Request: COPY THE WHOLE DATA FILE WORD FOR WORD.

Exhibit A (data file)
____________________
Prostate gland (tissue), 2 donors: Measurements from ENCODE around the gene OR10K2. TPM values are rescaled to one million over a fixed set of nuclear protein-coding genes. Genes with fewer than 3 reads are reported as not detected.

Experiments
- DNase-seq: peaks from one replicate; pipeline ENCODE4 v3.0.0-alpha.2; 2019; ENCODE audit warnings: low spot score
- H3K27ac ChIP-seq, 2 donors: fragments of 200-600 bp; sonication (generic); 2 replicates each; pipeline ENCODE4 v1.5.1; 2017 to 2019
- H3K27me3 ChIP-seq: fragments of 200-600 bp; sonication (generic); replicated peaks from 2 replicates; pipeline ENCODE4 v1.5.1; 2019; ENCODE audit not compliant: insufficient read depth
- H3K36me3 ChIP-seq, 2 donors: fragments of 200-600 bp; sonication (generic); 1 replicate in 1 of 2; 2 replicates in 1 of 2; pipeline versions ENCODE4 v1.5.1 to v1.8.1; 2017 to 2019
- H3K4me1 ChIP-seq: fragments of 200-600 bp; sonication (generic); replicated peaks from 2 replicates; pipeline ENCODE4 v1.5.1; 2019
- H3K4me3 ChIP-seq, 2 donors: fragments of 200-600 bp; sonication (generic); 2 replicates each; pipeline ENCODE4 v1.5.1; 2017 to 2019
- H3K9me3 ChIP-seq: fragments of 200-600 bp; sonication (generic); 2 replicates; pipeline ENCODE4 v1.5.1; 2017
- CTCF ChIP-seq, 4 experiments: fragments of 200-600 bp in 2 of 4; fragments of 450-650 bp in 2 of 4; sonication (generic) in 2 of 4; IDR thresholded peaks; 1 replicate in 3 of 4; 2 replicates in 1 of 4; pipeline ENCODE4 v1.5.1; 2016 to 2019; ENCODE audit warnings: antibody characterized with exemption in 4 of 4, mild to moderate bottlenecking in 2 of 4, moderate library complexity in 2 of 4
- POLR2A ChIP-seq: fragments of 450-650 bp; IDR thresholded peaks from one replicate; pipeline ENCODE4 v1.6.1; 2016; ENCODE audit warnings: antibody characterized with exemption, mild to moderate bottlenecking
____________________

Prostate gland (tissue), 2 donors: Measurements from ENCODE around the gene OR10K2. TPM values are rescaled to one million over a fixed set of nuclear protein-coding genes. Genes with fewer than 3 reads are reported as not detected.

Experiments
- DNase-seq: peaks from one replicate; pipeline ENCODE4 v3.0.0-alpha.2; 2019; ENCODE audit warnings: low spot score
- H3K27ac ChIP-seq, 2 donors: fragments of 200-600 bp; sonication (generic); 2 replicates each; pipeline ENCODE4 v1.5.1; 2017 to 2019
- H3K27me3 ChIP-seq: fragments of 200-600 bp; sonication (generic); replicated peaks from 2 replicates; pipeline ENCODE4 v1.5.1; 2019; ENCODE audit not compliant: insufficient read depth
- H3K36me3 ChIP-seq, 2 donors: fragments of 200-600 bp; sonication (generic); 1 replicate in 1 of 2; 2 replicates in 1 of 2; pipeline versions ENCODE4 v1.5.1 to v1.8.1; 2017 to 2019
- H3K4me1 ChIP-seq: fragments of 200-600 bp; sonication (generic); replicated peaks from 2 replicates; pipeline ENCODE4 v1.5.1; 2019
- H3K4me3 ChIP-seq, 2 donors: fragments of 200-600 bp; sonication (generic); 2 replicates each; pipeline ENCODE4 v1.5.1; 2017 to 2019
- H3K9me3 ChIP-seq: fragments of 200-600 bp; sonication (generic); 2 replicates; pipeline ENCODE4 v1.5.1; 2017
- CTCF ChIP-seq, 4 experiments: fragments of 200-600 bp in 2 of 4; fragments of 450-650 bp in 2 of 4; sonication (generic) in 2 of 4; IDR thresholded peaks; 1 replicate in 3 of 4; 2 replicates in 1 of 4; pipeline ENCODE4 v1.5.1; 2016 to 2019; ENCODE audit warnings: antibody characterized with exemption in 4 of 4, mild to moderate bottlenecking in 2 of 4, moderate library complexity in 2 of 4
- POLR2A ChIP-seq: fragments of 450-650 bp; IDR thresholded peaks from one replicate; pipeline ENCODE4 v1.6.1; 2016; ENCODE audit warnings: antibody characterized with exemption, mild to moderate bottlenecking